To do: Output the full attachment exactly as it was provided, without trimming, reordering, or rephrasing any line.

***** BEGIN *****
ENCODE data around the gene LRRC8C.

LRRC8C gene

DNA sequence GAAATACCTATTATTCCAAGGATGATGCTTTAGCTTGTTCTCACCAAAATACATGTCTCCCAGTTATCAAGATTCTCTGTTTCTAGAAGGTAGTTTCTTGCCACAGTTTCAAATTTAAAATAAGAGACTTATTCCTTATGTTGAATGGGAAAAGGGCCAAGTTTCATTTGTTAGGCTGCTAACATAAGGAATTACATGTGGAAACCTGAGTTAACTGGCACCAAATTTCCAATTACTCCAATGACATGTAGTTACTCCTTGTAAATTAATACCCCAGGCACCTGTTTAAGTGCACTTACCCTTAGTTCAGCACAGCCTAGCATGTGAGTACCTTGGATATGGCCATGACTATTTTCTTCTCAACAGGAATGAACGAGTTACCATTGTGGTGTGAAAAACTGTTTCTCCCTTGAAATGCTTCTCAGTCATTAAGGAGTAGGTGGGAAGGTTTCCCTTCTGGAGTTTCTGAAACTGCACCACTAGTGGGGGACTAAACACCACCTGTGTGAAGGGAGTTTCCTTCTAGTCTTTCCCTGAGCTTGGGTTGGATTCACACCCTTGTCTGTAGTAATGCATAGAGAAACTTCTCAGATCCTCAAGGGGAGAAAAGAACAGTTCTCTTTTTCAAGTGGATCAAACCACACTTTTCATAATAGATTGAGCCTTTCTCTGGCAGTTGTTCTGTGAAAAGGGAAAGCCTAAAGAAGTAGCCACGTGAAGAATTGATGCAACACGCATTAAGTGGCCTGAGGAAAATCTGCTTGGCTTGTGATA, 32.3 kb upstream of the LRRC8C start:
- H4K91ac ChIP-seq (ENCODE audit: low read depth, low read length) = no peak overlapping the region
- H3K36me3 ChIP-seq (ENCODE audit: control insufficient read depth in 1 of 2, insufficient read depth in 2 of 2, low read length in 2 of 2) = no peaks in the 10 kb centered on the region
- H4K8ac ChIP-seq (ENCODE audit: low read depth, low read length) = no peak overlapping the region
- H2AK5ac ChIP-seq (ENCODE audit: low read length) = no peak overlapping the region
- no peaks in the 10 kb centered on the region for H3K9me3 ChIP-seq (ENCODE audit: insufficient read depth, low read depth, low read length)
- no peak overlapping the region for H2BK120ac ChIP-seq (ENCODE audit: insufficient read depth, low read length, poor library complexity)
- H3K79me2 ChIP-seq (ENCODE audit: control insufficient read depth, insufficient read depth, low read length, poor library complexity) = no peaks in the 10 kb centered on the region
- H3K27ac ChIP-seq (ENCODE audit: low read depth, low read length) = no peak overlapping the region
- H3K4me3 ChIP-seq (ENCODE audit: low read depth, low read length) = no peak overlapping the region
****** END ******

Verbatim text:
ENCODE data around the gene LRRC8C.

LRRC8C gene

DNA sequence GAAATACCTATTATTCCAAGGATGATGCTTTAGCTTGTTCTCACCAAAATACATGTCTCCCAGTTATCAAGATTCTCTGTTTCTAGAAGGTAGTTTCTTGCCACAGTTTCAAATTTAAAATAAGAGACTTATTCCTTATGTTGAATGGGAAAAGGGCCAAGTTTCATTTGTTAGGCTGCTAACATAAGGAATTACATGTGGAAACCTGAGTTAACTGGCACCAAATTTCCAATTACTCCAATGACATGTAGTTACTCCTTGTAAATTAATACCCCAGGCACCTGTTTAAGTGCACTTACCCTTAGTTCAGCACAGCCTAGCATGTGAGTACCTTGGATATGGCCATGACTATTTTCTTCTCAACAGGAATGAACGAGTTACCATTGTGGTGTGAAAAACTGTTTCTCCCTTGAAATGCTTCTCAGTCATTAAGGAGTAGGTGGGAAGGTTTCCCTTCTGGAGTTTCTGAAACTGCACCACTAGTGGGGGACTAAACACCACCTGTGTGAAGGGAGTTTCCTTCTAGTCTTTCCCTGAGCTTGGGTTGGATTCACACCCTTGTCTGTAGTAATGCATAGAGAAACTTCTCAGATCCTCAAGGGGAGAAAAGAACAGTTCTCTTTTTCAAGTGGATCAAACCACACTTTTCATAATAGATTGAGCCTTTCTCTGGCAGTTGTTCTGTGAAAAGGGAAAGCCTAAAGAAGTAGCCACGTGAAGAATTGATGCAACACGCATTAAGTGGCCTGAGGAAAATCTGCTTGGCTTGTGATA, 32.3 kb upstream of the LRRC8C start:
- H4K91ac ChIP-seq (ENCODE audit: low read depth, low read length) = no peak overlapping the region
- H3K36me3 ChIP-seq (ENCODE audit: control insufficient read depth in 1 of 2, insufficient read depth in 2 of 2, low read length in 2 of 2) = no peaks in the 10 kb centered on the region
- H4K8ac ChIP-seq (ENCODE audit: low read depth, low read length) = no peak overlapping the region
- H2AK5ac ChIP-seq (ENCODE audit: low read length) = no peak overlapping the region
- no peaks in the 10 kb centered on the region for H3K9me3 ChIP-seq (ENCODE audit: insufficient read depth, low read depth, low read length)
- no peak overlapping the region for H2BK120ac ChIP-seq (ENCODE audit: insufficient read depth, low read length, poor library complexity)
- H3K79me2 ChIP-seq (ENCODE audit: control insufficient read depth, insufficient read depth, low read length, poor library complexity) = no peaks in the 10 kb centered on the region
- H3K27ac ChIP-seq (ENCODE audit: low read depth, low read length) = no peak overlapping the region
- H3K4me3 ChIP-seq (ENCODE audit: low read depth, low read length) = no peak overlapping the region